Trump Jr. speaks to senators on Russia testimony

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WASHINGTON — Donald Trump Jr., the president’s eldest son, spoke to the Senate Intelligence Committee for about three hours Wednesday, following up on a 2017 interview with the same panel as part of its two-year-long Russia investigation.

Trump Jr. said after the interview that he is “glad this is finally over.” He said he was happy to clarify answers from the earlier interview with the panel’s staff, but told reporters, “I don’t think I changed any of what I said because there was nothing to change.”

Senators wanted to discuss the answers Trump Jr. gave in that 2017 interview, as well as the answers he gave to the Senate Judiciary Committee in a separate interview privately that year.

He appeared in response to a subpoena from the panel’s Republican chairman, North Carolina Sen. Richard Burr, as part of the Russia investigation.

The president’s former lawyer Michael Cohen told a House committee in February that before the presidential election he had briefed Trump Jr. approximately 10 times about a plan to build a Trump Tower in Moscow. But Trump Jr. told the Judiciary panel he was only “peripherally aware” of the real estate proposal.

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The panel was also interested in talking to him about other topics, including a 2016 campaign meeting in Trump Tower in New York with a Russian lawyer that captured the interest of special counsel Robert Mueller. Emails leading up to the meeting promised dirt on Democrat Hillary Clinton, Trump’s opponent. Mueller’s report, released in April, examined the meeting but found insufficient evidence to charge anyone with a crime.

Trump Jr. contradicted Cohen’s claim to the senators, according to a person close to Trump Jr. and familiar with Wednesday’s interview. He claimed he did not pay special attention to Trump Tower Moscow because it was just one of many projects happening around that time, the person said. Trump Jr. also repeated his earlier claim that he had not told his father about the Trump Tower meeting.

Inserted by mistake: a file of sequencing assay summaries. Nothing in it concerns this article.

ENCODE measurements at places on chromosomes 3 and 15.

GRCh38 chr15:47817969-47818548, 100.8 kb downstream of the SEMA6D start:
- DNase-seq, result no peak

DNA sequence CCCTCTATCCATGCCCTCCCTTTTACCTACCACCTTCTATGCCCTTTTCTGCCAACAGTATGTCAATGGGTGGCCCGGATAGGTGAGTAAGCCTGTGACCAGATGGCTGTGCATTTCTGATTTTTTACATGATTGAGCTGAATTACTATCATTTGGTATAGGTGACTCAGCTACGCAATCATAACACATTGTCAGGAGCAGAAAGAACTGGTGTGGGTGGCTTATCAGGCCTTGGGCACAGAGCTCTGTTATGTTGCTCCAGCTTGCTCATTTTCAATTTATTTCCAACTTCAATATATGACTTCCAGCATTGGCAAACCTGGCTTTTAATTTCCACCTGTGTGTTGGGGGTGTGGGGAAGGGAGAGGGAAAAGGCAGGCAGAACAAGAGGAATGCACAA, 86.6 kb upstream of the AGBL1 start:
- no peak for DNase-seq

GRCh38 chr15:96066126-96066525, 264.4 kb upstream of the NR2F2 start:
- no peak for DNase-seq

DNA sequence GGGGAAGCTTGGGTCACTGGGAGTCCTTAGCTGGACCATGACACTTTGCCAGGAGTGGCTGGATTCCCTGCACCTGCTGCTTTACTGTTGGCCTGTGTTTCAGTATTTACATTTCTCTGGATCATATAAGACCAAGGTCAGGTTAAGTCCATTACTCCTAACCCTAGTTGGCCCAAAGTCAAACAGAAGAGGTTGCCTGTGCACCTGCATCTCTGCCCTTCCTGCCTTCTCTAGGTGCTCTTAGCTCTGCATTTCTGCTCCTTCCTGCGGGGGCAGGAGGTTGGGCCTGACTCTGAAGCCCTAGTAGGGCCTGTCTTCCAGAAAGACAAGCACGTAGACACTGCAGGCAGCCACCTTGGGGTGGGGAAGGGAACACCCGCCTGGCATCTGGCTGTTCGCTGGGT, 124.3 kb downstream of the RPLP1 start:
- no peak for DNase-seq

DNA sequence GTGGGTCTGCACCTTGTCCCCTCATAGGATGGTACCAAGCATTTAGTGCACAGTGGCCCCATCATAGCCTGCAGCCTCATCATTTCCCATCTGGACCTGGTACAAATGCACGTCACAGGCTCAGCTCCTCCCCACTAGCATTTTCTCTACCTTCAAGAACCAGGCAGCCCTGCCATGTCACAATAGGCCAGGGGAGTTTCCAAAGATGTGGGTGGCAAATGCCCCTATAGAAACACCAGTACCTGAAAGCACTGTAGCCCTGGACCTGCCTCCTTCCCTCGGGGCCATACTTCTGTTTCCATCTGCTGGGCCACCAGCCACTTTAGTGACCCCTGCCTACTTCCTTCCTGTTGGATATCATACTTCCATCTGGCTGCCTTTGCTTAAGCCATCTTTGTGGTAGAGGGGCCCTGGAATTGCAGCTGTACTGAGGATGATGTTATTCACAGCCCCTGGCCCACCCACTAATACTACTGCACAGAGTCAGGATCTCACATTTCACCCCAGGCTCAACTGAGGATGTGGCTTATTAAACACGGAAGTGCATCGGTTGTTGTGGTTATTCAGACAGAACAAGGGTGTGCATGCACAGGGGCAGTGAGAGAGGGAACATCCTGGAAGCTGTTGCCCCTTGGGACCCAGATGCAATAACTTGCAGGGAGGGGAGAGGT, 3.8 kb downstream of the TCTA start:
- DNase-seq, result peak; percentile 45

The person requested anonymity because the person was not authorized to discuss the meeting publicly.

In an interview Wednesday with ABC’s George Stephanopoulos, President Trump dismissed the idea that his son should have contacted the FBI about the Trump Tower meeting.

“I don’t think in my whole life I’ve ever called the FBI. In my whole life,” Trump said. “You don’t call the FBI. You throw somebody out of your office, you do whatever you do.” He added, “Give me a break — life doesn’t work that way.”

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The elder Trump also said he would consider accepting information about one of his 2020 political opponents from a foreign government, despite the concerns raised by the intelligence community over Russian election interference.

“I think you might want to listen; there isn’t anything wrong with listening,” Trump said. “If somebody called from a country, Norway, ‘We have information on your opponent,’ oh, I think I’d want to hear it.”

But, he said, he would go to the FBI “if I thought there was something wrong.”

Trump Jr.’s testimony comes as the Intelligence Committee continues its two-year investigation of Russian interference in the 2016 election. Burr received considerable blow-back from colleagues over the subpoena. But he told fellow senators that Trump Jr. had backed out of an interview twice, forcing the committee to act.

It’s uncertain when the intelligence panel will issue a final report. Burr said last month that he hopes to be finished with the investigation by the end of the year.

Information for this article was contributed by Mary Clare Jalonick, Jonathan Lemire and Padmananda Rama of The Associated Press; by Colby Itkowitz, Tom Hamburger, Matt Zapotosky and Rosalind S. Helderman of The Washington Post; and by Peter Baker of The New York Times.

A Section on 06/13/2019